This post is in response to Chandni’s post on how girls are judged by the way they dress.
I have seen most people believe that if a girl is dressed decently she will not be harassed, molested or raped. So a burqua/chador/abaya should be the safest? It isn’t. Read what happens when you treat girls as objects, not as humans with their own minds, feelings and lives.
Pressure to wear appropriate clothing is a different issue, what’s appropriate for office may look too stiff on a dance floor. But pressure to wear clothing that shows they respect tradition and culture of the place in all kinds of weather is only for women. Tradition and Culture are the easiest ways to control women, or even a whole population. We need to use common sense instead walking on the trodden path.
Indian men gave up traditional clothing and switched to western clothing, warm blazers, trousers and shoes and socks, women continue to wear the saree even in shivering winters and dripping monsoons. Tabu struggling with her saree in the snow, in Namesake sums up the inconvenience/impracticality of following outdated traditional/inappropriate clothing. Churidaar and kurta which came to India with the Mughals was fine for their weather (Central Asia), Indian saree made more sense for Indian summers. Today, the saree is totally accepted, in fact respected in India, but in Pakistan the same saree is considered revealing! It’s less about how much is showing, more about does it indicate that the woman is breaking the norm. It’s like if she smokes a cigarette (does something most women don’t) she is loose, but if she smokes a bidi? Well many village women do that. No problem.
The belief is so deep seated that girls are told to dress and behave in certain ways to avoid male attention, protection becomes imprisonment very fast. And quite unnecessarily. What about child abuse? Custodial rape? Rapes of dalits by upper castes? I repeat, if clothing protected women from male attention, then Burqua clad women will face no male attention. Right? Read this.
Quite on the contrary, if women dress the way they like and men are made to understand that they will face legal action etc for harassing them, the harassment will stop. There is no other way. It’s not clothing, it’s not how a woman dresses, it’s the way the men think. A decent guy will look away if a woman is dressed in a way that embarrasses him, he will not pass lewd remarks. A creep will pass comment on a woman of any age, dressed in any way. My mother only wears sarees, and when you see her from her back you cannot make out how old she is. Once she heard two young boys , laughing and arguing “Mine, heh heh heh !”, “No Mine!” “She was in her fifties then, and she turned to see the faces of these boys, they took out their tongue to show embarrassment when they realised how old she was. Before she could react, they cycled away giggling shamelessly. And she was neither young, nor wearing revealing/nontraditional clothing.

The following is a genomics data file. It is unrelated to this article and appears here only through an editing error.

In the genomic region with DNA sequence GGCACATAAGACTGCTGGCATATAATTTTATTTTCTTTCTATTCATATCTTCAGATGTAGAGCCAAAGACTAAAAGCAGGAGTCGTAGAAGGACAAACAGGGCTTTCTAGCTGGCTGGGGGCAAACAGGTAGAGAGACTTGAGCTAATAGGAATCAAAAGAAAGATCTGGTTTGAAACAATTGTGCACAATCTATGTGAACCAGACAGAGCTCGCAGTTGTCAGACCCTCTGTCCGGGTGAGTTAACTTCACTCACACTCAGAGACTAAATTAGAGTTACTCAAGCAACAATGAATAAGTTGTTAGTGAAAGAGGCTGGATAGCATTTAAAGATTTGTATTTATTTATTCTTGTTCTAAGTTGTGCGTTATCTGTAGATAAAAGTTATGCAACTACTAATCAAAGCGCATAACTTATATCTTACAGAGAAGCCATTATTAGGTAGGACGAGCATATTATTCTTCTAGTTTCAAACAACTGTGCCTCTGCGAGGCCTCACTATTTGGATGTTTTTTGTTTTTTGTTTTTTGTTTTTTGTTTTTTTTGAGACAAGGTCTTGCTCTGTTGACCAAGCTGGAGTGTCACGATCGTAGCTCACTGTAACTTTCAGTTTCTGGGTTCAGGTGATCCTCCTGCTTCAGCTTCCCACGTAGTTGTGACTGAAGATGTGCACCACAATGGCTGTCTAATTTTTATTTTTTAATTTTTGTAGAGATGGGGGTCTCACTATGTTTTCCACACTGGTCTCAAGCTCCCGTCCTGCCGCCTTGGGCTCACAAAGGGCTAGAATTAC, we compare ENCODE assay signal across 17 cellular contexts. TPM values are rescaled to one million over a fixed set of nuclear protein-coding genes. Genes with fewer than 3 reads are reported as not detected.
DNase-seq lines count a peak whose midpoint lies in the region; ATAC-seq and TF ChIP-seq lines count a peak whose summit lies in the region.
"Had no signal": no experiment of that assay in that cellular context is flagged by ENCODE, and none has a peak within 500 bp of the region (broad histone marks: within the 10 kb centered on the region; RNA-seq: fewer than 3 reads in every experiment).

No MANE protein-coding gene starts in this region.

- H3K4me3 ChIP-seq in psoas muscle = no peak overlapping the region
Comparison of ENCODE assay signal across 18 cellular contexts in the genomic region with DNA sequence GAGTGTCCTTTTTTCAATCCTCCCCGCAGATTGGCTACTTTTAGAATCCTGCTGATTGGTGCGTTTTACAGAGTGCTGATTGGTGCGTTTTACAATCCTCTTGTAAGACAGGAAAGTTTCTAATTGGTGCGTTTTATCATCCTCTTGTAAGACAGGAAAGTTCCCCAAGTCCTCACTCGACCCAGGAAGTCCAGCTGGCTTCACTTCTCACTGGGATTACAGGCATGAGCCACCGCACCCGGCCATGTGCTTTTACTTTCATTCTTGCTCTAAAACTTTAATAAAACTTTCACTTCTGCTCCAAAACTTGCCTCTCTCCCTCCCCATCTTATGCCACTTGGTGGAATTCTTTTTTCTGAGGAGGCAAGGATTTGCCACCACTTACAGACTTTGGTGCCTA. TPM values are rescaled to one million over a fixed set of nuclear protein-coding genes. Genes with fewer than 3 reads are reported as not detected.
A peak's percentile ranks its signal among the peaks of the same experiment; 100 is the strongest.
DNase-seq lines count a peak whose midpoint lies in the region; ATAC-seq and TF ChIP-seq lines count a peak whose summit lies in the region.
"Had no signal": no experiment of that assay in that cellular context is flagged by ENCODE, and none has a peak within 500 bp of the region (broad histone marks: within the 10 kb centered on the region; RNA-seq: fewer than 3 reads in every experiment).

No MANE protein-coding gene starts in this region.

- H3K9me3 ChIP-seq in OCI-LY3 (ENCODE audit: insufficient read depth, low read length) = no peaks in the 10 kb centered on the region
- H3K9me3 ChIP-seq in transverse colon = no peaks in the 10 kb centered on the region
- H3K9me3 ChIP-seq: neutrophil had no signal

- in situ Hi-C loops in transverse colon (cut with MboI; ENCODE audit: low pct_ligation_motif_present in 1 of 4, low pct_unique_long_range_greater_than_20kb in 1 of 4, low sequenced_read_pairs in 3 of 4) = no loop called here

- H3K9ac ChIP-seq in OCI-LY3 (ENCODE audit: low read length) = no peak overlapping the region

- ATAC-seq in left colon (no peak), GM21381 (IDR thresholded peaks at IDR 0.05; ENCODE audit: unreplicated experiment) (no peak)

Quoting Irfan Engineer ‘Power wielding elite exploit helpless victims to satisfy their lust without any respect for dress code of any woman. The argument that ghunghat protected women from sexual lust of power wielding men will logically lead us to the conclusion that victims of rape are themselves responsible for the crime and invited the sexual assault as they were not properly clad. How do you explain rapes in police custody and sexual harassment at workplace in that case? Can one imagine a dalit landless labourer sexually assaulting an upper caste woman from a land owning family in a village however she may be dressed? Not because dalit males respect the individuality of the fairer sex but they know that the consequence of such a misadventure. What matters is, who is vested with power and social sanctions and not how one is dressed.’
Remember some of the reactions to the New Year Eve Mumbai molestation case? Our elite media, repeated many, many times, ‘Girls were skimpily dressed’.
Brothers hear parents tell the girls to dress appropriately to avoid male attention, and they assume it’s the girls who are responsible for any crimes committed against them. Boys are innocent, girls dress provokingly, boys get provoked! They cannot help it. How logical is that?
A city that is safe for everyone else is safe for women also. Compare Mumbai and Delhi. Crime and Law and Order situation overall, and crimes against women go together. So if we don’t want crimes against women we need to ensure our cities are safe. Covering them in full sleeved kurtas and heavy dupattas will not make any difference.
We women, (specially mothers) can make so much difference.
If we just stop telling our daughters not to invite trouble by dressing daringly, do tell her to be careful, the way you’d tell your son to be careful.
Teach her how to handle emergencies. Just like you would teach a son, without frightening or blaming her. And NEVER say, she invited it. No girl invites crimes against herself.
If she tells you someone misbehaved with her, do NOT blame her! She will never have the courage to tell you again, even if she really needs your help.
Edited to add: Do we realise harassment and eve teasing has serious repercussions for girls? They are not allowed to go to school and colleges because parents are afraid they will be harassed. Read about it here.
Added on Oct 14, 2008 – When CM of Delhi thought girls should stay at home after dark, read what Quirky Indian wrote here.